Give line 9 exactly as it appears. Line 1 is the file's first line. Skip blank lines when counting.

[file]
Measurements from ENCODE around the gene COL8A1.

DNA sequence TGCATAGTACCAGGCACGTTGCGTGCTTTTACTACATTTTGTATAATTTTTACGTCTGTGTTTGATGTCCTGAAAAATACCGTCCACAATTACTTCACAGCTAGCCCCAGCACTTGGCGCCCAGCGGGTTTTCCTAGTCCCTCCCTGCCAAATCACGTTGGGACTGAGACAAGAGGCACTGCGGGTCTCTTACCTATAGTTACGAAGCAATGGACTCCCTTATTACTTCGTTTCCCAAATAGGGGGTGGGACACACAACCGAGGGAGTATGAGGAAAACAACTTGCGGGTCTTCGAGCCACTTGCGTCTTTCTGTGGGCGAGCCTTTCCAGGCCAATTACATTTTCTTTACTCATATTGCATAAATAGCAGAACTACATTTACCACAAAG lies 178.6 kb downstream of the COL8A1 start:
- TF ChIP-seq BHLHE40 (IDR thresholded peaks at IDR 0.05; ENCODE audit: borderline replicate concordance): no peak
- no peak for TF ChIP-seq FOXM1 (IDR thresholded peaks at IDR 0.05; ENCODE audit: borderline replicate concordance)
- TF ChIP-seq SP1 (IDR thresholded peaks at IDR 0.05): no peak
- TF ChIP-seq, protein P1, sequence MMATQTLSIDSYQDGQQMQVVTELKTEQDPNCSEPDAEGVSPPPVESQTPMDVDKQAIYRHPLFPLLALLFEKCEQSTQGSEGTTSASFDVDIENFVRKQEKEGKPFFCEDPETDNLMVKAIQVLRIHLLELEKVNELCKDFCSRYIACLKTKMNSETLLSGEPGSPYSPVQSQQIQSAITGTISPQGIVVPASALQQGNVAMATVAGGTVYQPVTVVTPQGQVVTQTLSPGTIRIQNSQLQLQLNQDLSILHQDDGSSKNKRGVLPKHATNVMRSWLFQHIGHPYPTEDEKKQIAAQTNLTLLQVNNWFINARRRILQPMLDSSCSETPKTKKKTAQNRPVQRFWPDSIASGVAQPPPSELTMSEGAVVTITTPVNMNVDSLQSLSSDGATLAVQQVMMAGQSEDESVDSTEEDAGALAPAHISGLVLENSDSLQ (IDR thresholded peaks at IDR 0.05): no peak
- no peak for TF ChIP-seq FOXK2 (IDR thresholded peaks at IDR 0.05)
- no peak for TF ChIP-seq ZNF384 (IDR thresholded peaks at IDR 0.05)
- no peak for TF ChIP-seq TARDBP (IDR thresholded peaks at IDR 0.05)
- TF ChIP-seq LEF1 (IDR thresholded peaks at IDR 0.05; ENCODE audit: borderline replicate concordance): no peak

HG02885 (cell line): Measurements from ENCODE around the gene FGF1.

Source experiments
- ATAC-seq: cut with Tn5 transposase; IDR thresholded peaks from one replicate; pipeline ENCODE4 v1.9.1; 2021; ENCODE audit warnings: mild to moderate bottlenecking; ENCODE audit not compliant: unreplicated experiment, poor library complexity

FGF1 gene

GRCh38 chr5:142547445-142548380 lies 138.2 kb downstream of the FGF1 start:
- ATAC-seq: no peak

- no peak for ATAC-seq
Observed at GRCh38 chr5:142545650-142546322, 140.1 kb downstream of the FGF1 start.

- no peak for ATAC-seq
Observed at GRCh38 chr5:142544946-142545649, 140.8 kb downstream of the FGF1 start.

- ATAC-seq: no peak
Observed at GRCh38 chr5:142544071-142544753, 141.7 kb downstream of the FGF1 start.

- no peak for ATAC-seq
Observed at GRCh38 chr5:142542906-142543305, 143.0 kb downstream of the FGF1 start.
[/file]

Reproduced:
- no peak for TF ChIP-seq TARDBP (IDR thresholded peaks at IDR 0.05)